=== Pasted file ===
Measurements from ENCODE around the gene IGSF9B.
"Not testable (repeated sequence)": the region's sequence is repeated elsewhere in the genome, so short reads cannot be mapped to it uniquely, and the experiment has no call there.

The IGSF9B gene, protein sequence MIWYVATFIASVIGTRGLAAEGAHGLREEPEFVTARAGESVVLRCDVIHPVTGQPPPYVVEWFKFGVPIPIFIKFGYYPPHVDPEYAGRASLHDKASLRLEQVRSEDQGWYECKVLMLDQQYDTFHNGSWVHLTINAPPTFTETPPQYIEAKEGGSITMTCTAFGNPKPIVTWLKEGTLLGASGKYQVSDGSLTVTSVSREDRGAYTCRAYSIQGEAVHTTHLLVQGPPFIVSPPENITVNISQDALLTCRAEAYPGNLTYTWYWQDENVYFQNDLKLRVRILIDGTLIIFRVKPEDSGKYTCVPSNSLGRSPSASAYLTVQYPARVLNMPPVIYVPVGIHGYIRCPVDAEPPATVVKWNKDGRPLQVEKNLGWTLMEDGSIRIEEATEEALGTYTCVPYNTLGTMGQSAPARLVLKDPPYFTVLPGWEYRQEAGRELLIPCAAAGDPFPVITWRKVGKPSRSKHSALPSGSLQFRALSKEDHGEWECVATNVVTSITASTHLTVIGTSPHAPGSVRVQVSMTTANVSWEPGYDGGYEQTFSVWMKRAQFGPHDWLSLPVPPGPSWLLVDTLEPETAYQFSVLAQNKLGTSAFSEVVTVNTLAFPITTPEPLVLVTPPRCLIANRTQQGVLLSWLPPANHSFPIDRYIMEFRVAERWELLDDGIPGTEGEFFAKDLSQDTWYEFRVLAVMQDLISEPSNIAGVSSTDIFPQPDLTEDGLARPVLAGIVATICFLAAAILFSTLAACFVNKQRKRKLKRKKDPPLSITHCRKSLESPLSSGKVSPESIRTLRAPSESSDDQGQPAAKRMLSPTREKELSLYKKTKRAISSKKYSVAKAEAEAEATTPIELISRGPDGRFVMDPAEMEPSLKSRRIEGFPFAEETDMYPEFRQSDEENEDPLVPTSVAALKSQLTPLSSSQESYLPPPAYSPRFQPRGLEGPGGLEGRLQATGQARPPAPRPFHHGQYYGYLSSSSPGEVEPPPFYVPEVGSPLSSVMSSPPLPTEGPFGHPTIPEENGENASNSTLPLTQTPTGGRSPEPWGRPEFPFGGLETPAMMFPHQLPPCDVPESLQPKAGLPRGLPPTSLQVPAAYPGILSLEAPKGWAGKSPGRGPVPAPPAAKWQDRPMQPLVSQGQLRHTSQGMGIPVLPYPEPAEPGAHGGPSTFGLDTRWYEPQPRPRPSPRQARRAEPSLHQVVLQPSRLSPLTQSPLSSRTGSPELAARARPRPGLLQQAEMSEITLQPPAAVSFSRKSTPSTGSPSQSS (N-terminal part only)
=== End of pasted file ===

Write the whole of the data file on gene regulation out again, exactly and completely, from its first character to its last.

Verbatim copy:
Measurements from ENCODE around the gene IGSF9B.
"Not testable (repeated sequence)": the region's sequence is repeated elsewhere in the genome, so short reads cannot be mapped to it uniquely, and the experiment has no call there.

The IGSF9B gene, protein sequence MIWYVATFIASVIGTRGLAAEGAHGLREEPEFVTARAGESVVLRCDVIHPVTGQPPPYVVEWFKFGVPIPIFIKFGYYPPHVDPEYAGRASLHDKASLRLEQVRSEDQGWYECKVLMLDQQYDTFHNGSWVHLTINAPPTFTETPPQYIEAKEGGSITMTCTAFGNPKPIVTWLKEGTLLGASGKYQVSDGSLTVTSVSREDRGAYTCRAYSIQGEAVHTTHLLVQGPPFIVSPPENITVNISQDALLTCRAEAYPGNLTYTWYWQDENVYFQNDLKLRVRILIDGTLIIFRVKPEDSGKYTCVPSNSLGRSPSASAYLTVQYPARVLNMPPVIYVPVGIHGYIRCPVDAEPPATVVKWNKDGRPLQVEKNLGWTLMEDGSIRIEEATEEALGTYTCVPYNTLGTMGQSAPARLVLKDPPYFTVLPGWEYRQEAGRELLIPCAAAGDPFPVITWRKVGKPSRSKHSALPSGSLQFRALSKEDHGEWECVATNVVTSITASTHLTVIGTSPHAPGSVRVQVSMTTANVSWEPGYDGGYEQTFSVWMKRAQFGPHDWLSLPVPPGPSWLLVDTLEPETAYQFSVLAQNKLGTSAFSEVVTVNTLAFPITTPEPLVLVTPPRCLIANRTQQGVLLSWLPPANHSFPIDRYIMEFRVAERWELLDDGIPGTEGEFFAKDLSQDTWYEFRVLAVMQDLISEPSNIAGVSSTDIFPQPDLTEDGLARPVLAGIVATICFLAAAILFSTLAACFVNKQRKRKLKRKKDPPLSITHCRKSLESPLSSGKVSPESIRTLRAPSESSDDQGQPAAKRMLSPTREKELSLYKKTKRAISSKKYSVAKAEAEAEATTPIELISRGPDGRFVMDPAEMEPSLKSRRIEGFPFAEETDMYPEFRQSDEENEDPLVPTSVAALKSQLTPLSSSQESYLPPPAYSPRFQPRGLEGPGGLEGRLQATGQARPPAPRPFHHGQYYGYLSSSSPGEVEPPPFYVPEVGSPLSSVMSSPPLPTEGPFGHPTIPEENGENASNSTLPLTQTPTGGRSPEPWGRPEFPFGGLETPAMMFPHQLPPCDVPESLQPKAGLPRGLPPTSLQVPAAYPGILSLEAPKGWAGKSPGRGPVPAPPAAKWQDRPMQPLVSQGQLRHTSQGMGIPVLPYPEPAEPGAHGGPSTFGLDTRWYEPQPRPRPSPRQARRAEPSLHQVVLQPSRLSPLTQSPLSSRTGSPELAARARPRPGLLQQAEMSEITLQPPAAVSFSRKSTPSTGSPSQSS (N-terminal part only)